less about governments can do for open source. This is an
important part of the battle, because the NSA has bowed to
unspecified outside pressure and announced it won't be doing
any more free software.





Certification



The
Linux Professional Institute
reports an enormous increase in the number of registrations
for its tests; in the past year it's gone from a few dozen a
month to several hundred. And the room was full when tests
were offered free at the conference.
UnitedLinux
is developing its own certification program by adopting the
LPI exams and adding one devoted to UnitedLinux material.




Perhaps people seek labels to pin on their lapels during the
difficult job searches that go on in a recession. But one
must still ask: why Linux? My answer harks back to what I
called an old story, "Linux is ready for the enterprise" and
they are the ones demanding formal credentials.







Those are the topics that seemed hot. I also know one topic
at LinuxWorld that was not hot:





Embedded systems



The advertisement for LinuxWorld I got a couple months ago
included an Embedded Linux Pavilion to "display the latest
products and services from embedded Linux vendors." By the
time of the show, both the Pavilion itself and the paragraph
devoted to it in the brochure had vanished.




I could not find anyone to explain what happened, but the
recent financial difficulties of embedded Linux vendors
tells the story all too clearly. I sense that not only
individual vendors are being struck down. Linux is gradually
being adopted by embedded system developers, but not as
quickly as many people expected. I think the stagnation is
temporary and that Linux will prove valuable in a wide range
of devices (particularly those attached to networks, people
tell me).







So LinuxWorld taught me a lot. I got several valuable
demos. But of course there were annoyances as well. Some
speakers simply recycle what's been in the trade press for
the past six months; most vendor pitches recycle facts that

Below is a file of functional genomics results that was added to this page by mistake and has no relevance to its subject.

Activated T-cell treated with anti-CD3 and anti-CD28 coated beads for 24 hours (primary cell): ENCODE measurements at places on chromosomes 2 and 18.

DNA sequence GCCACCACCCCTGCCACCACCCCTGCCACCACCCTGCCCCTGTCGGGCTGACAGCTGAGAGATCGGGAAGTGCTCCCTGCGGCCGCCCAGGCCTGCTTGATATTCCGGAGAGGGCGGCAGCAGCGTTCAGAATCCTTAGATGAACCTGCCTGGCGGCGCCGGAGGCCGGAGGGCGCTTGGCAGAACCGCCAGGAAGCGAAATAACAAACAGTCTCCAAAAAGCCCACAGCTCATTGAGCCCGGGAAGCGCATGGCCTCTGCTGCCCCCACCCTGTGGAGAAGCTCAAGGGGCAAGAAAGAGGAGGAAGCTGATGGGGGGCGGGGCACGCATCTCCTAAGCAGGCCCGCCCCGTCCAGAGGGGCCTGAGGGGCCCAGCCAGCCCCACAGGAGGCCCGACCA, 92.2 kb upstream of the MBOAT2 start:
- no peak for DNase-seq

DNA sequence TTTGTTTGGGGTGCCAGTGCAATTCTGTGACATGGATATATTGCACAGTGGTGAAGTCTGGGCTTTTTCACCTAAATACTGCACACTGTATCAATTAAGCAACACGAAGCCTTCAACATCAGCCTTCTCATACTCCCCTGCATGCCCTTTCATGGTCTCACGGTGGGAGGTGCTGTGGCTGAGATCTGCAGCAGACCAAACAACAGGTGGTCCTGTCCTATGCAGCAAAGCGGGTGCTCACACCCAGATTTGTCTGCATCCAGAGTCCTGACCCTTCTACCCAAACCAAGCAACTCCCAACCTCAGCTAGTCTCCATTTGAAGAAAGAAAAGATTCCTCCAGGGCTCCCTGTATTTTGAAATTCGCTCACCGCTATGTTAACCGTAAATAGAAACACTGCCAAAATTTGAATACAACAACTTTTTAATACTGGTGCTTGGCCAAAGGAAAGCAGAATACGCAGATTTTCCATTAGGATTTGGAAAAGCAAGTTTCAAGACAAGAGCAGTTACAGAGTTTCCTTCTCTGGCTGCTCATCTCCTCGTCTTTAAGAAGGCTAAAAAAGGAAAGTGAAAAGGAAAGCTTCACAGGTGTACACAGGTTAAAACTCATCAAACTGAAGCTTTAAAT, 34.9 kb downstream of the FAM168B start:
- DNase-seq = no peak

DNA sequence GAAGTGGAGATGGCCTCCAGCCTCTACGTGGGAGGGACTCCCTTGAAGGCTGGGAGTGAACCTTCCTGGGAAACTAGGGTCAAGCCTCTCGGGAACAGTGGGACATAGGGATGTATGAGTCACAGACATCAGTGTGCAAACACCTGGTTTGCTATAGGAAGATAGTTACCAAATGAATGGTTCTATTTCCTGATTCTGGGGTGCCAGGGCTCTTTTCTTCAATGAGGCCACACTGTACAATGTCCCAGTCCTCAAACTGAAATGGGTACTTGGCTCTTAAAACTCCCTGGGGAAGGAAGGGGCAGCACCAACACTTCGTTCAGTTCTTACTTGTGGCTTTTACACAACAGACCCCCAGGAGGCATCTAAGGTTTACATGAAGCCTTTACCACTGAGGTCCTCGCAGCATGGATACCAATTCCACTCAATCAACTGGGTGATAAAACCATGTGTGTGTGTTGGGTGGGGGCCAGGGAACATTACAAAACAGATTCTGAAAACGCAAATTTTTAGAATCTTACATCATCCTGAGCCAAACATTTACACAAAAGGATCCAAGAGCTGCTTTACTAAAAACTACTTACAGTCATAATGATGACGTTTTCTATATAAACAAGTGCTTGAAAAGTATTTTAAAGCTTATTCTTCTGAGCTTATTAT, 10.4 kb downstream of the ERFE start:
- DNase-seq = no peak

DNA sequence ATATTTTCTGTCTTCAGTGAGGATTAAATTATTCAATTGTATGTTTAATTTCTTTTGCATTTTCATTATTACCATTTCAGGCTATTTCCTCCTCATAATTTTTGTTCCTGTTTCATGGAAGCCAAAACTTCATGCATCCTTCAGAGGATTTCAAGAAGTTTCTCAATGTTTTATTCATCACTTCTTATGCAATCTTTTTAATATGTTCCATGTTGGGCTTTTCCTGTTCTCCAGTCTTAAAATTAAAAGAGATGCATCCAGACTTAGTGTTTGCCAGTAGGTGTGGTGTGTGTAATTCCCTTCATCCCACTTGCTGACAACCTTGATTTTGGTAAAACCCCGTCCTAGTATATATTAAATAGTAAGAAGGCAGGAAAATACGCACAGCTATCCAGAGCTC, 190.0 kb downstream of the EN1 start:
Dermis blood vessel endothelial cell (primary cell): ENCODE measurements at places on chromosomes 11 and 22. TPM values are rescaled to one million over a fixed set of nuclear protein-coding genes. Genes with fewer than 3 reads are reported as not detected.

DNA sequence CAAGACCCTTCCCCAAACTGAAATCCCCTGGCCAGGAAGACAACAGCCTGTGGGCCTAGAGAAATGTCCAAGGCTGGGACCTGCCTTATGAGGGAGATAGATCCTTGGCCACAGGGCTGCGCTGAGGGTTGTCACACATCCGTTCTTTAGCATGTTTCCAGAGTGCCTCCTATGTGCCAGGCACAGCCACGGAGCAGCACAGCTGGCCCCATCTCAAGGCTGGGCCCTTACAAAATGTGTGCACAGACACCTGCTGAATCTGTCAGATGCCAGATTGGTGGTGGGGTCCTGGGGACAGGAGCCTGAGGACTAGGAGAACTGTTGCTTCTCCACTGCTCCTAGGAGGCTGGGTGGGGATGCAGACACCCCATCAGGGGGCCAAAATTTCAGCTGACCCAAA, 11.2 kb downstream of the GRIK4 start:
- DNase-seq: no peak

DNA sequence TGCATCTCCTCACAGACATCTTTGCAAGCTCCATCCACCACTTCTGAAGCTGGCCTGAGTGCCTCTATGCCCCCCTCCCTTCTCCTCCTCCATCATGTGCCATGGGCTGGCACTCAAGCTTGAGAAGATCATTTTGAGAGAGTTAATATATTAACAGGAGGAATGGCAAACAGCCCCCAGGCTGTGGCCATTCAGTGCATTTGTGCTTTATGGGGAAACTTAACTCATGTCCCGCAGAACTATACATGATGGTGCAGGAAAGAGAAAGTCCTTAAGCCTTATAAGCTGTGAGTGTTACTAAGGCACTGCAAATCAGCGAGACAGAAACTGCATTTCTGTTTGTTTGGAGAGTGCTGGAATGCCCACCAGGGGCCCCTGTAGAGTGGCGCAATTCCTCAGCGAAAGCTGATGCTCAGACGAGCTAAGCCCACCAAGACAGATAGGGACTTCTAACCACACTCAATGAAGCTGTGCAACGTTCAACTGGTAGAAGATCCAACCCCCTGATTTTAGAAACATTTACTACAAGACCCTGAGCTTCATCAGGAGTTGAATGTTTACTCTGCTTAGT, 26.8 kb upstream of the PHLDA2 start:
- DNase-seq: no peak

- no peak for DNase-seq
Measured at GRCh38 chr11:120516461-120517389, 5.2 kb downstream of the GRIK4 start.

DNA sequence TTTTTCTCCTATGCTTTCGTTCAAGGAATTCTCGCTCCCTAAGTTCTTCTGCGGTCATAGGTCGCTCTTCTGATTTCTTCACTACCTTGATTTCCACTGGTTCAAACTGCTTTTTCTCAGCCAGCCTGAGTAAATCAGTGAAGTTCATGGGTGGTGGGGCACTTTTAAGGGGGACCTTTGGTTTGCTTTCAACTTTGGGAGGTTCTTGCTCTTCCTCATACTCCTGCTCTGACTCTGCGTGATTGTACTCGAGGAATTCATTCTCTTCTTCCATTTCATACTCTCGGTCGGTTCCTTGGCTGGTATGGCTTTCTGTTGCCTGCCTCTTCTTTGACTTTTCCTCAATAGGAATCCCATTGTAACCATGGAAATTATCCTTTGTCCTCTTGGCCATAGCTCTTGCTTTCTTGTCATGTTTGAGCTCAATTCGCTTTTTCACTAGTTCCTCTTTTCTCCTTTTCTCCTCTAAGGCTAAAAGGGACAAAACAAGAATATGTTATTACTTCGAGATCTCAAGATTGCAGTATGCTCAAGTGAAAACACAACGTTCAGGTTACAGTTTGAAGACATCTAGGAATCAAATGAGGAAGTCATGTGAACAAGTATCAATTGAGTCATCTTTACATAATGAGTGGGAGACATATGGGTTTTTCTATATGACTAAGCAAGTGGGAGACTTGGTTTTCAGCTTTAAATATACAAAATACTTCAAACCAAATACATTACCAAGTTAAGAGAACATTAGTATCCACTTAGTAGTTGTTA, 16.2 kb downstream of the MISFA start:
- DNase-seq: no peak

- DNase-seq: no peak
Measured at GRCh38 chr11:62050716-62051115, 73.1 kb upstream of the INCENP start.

attendees could find by staying at home and looking at the
vendors' web sites. When I ask a technical question, being
handed a sales sheet with marketing buzz is not a sufficient
answer.




And the flashing lights, the blaring music, the macho
big-screen ads dig under my skin after a day or so. I was
thankful to get free of it all and concentrate on a novel by
Virginia Woolf in the relative repose of the train back to
Boston. Why, I thought, do trade shows have to be so
assaultive? Why can't they convey their points through
subtle allusions like an upper-class English dinner party?





And just as rumor had it, Mildred--faithful old
Mildred!--had come to the show, and brought her new traffic
analysis tool to chatter about. Emily must certainly talk to
Mildred. But Mildred had been horrid to her, simply horrid
at the previous show, trying to claim that her traffic
analysis tool performed just as well as Emily's, when even
Frank said no, there was simply no comparison, that Emily's
provided ever so many more points of analysis, but here was
Mildred among the astroturf carpeting and the plastic palm
trees in molded granite square pots, saying, "Dear Emily!
What did you think of Helen's presentation on her web
configuration package?" And Emily must speak, and with hands
aflutter answered, "Enchanting, as always, of course--but
dear me, isn't it rather tedious always to be playing up the
cross-platform aspects of the tool year after year?
Although one must make allowances for her age, of course."
And Mildred answered, "My thoughts exactly! We do have
something of a confluence of ideas, Emily, we always have. I
must complement you on the choice of an EJB vendor in your
recent announcement. Why, we made the exact same choice when
we brought out our product a year ago." And scandalously,
Matthew was right next to the booth, he could hear the whole
exchange, slinking, ungainly Matthew who claimed to be an
audiovisual expert but could barely keep his eyeglasses
straight on his nose, who had to get her cabled up right
away or she would never be able to show her Impress slides
for her presentation, and she quickly answered Mildred,
"Indeed, we made the same choice. Wasn't it terrible, the
memory leak brought in by that package? We fixed our product
right away, of course."





No, I suppose I can't expect a LinuxWorld like that. I'm
catching up on some sleep; see you at the next show.